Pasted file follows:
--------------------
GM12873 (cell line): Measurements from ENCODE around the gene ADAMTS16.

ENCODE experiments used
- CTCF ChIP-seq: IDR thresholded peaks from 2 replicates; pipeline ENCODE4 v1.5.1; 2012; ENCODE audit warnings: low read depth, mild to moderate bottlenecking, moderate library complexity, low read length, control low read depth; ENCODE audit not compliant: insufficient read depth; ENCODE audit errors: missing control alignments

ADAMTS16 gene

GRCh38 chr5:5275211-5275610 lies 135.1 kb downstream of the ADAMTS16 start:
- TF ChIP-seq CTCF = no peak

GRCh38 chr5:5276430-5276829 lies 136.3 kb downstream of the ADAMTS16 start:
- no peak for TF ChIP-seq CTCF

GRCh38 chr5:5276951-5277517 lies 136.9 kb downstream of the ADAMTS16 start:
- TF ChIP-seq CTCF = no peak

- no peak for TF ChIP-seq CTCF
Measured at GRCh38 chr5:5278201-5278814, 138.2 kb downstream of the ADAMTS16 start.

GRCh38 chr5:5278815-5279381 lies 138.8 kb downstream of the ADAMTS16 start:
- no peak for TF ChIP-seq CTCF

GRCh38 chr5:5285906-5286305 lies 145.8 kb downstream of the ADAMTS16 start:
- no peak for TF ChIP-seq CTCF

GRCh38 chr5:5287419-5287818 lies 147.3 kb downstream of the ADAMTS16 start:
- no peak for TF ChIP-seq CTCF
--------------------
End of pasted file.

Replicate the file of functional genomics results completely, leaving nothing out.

GM12873 (cell line): Measurements from ENCODE around the gene ADAMTS16.

ENCODE experiments used
- CTCF ChIP-seq: IDR thresholded peaks from 2 replicates; pipeline ENCODE4 v1.5.1; 2012; ENCODE audit warnings: low read depth, mild to moderate bottlenecking, moderate library complexity, low read length, control low read depth; ENCODE audit not compliant: insufficient read depth; ENCODE audit errors: missing control alignments

ADAMTS16 gene

GRCh38 chr5:5275211-5275610 lies 135.1 kb downstream of the ADAMTS16 start:
- TF ChIP-seq CTCF = no peak

GRCh38 chr5:5276430-5276829 lies 136.3 kb downstream of the ADAMTS16 start:
- no peak for TF ChIP-seq CTCF

GRCh38 chr5:5276951-5277517 lies 136.9 kb downstream of the ADAMTS16 start:
- TF ChIP-seq CTCF = no peak

- no peak for TF ChIP-seq CTCF
Measured at GRCh38 chr5:5278201-5278814, 138.2 kb downstream of the ADAMTS16 start.

GRCh38 chr5:5278815-5279381 lies 138.8 kb downstream of the ADAMTS16 start:
- no peak for TF ChIP-seq CTCF

GRCh38 chr5:5285906-5286305 lies 145.8 kb downstream of the ADAMTS16 start:
- no peak for TF ChIP-seq CTCF

GRCh38 chr5:5287419-5287818 lies 147.3 kb downstream of the ADAMTS16 start:
- no peak for TF ChIP-seq CTCF